Satellite and Correlative Measurements of the Stratospheric Aerosol. II: Comparison of Measurements Made by SAM II, Dustsondes and an Airborne Lidar

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  • 1 SRI International, Menlo Park, CA 94025.
  • | 2 NASA Langley Research Center, Hampton, VA 23665.
  • | 3 Systems and Applied Sciences Corporation, Hampton, VA 23666.
  • | 4 Department of Physics and Astronomy, University of Wyoming, Laramie, WY 82071.
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Abstract

We show results from the first set of measurements conducted to validate extinction data from the satellite sensor SAM II. Dustsonde-measured number density profiles and lidar-measured backscattering profiles for two days are converted to extinction profiles using the optical modeling techniques described in the companion Paper I (Russell et al., 1981). At heights ∼2 km and more above the tropopause, the dustsonde data are used to restrict the range of model size distributions, thus reducing uncertainties in the conversion process. At all heights, measurement uncertainties for each sensor are evaluated, and these are combined with conversion uncertainties to yield the total uncertainty in derived data profiles.

The SAM II measured, dustsonde-inferred, and lidar-inferred extinction profiles for both days are shown to agree within their respective uncertainties at all heights above the tropopause. Near the tropopause, this agreement depends on the use of model size distributions with more relatively large particles (radius ≳0.6 μm) than are present in distributions used to model the main stratospheric aerosol peak. The presence of these relatively large particles is supported by measurements made elsewhere and is suggested by in situ size distribution measurements reported here. These relatively large particles near the tropopause are likely to have an important bearing on the radiative impact of the total stratospheric aerosol.

The agreement in this experiment supports the validity of the SAM II extinction data and the SAM II uncertainty estimates derived from an independent error analysis. Recommendations are given for reducing the uncertainties of future correlative experiments.

Abstract

We show results from the first set of measurements conducted to validate extinction data from the satellite sensor SAM II. Dustsonde-measured number density profiles and lidar-measured backscattering profiles for two days are converted to extinction profiles using the optical modeling techniques described in the companion Paper I (Russell et al., 1981). At heights ∼2 km and more above the tropopause, the dustsonde data are used to restrict the range of model size distributions, thus reducing uncertainties in the conversion process. At all heights, measurement uncertainties for each sensor are evaluated, and these are combined with conversion uncertainties to yield the total uncertainty in derived data profiles.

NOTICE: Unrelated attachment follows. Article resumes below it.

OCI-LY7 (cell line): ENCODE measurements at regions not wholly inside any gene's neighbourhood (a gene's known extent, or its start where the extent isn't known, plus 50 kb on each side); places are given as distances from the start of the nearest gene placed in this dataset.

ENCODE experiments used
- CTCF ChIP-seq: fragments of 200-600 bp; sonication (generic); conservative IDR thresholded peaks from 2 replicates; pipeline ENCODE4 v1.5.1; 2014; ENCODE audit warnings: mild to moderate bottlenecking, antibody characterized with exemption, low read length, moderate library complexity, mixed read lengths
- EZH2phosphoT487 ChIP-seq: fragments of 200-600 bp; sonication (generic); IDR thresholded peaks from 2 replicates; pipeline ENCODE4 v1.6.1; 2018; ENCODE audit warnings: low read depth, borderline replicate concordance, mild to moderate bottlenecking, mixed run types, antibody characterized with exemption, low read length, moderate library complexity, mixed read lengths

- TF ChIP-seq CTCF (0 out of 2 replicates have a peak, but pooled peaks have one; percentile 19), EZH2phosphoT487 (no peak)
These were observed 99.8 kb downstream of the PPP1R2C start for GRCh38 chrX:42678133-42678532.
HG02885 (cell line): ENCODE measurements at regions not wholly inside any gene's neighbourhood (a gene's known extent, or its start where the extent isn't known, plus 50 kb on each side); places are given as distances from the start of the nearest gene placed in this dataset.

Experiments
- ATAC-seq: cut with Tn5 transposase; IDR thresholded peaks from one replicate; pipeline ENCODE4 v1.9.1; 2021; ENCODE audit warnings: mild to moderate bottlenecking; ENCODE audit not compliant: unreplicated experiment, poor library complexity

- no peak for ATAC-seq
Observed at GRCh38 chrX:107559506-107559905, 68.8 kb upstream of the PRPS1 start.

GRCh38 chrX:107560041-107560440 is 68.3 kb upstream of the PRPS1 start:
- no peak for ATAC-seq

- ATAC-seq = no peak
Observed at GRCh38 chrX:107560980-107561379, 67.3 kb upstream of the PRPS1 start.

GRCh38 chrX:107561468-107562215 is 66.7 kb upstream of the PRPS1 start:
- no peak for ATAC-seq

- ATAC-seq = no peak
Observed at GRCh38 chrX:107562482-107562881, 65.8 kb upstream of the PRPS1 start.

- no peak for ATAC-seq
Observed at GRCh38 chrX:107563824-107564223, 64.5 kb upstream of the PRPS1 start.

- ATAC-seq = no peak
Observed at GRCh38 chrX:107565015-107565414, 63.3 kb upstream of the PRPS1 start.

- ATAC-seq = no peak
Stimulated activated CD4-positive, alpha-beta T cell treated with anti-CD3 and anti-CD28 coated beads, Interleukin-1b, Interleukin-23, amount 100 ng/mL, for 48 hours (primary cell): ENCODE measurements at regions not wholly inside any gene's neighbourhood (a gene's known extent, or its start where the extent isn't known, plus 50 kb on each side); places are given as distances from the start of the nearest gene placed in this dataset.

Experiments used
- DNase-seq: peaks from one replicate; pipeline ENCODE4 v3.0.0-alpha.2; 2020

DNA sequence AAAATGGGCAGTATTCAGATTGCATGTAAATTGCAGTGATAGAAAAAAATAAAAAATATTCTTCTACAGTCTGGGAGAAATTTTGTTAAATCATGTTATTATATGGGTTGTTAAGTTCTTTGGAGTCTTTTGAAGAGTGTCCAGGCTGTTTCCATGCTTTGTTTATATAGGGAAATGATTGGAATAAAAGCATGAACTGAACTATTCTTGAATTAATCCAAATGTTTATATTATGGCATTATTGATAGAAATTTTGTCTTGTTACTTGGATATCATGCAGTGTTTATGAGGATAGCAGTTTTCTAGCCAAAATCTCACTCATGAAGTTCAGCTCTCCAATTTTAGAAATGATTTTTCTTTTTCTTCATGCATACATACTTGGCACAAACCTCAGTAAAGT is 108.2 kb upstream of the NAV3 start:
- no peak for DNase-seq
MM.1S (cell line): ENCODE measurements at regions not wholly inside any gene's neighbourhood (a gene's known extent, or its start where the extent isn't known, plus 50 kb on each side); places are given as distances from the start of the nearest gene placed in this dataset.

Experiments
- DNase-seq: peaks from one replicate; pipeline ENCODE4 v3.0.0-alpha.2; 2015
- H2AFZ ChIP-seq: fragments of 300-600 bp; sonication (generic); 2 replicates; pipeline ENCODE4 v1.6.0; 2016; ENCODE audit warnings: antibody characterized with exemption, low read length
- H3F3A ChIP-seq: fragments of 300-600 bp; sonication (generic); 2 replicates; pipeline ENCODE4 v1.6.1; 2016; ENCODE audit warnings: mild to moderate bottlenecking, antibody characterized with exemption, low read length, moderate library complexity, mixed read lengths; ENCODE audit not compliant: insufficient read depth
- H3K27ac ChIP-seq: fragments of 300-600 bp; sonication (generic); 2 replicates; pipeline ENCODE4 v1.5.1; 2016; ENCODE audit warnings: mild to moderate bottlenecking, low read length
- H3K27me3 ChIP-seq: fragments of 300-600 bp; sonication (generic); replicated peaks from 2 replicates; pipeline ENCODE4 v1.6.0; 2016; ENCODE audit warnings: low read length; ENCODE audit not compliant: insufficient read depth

The SAM II measured, dustsonde-inferred, and lidar-inferred extinction profiles for both days are shown to agree within their respective uncertainties at all heights above the tropopause. Near the tropopause, this agreement depends on the use of model size distributions with more relatively large particles (radius ≳0.6 μm) than are present in distributions used to model the main stratospheric aerosol peak. The presence of these relatively large particles is supported by measurements made elsewhere and is suggested by in situ size distribution measurements reported here. These relatively large particles near the tropopause are likely to have an important bearing on the radiative impact of the total stratospheric aerosol.

The agreement in this experiment supports the validity of the SAM II extinction data and the SAM II uncertainty estimates derived from an independent error analysis. Recommendations are given for reducing the uncertainties of future correlative experiments.

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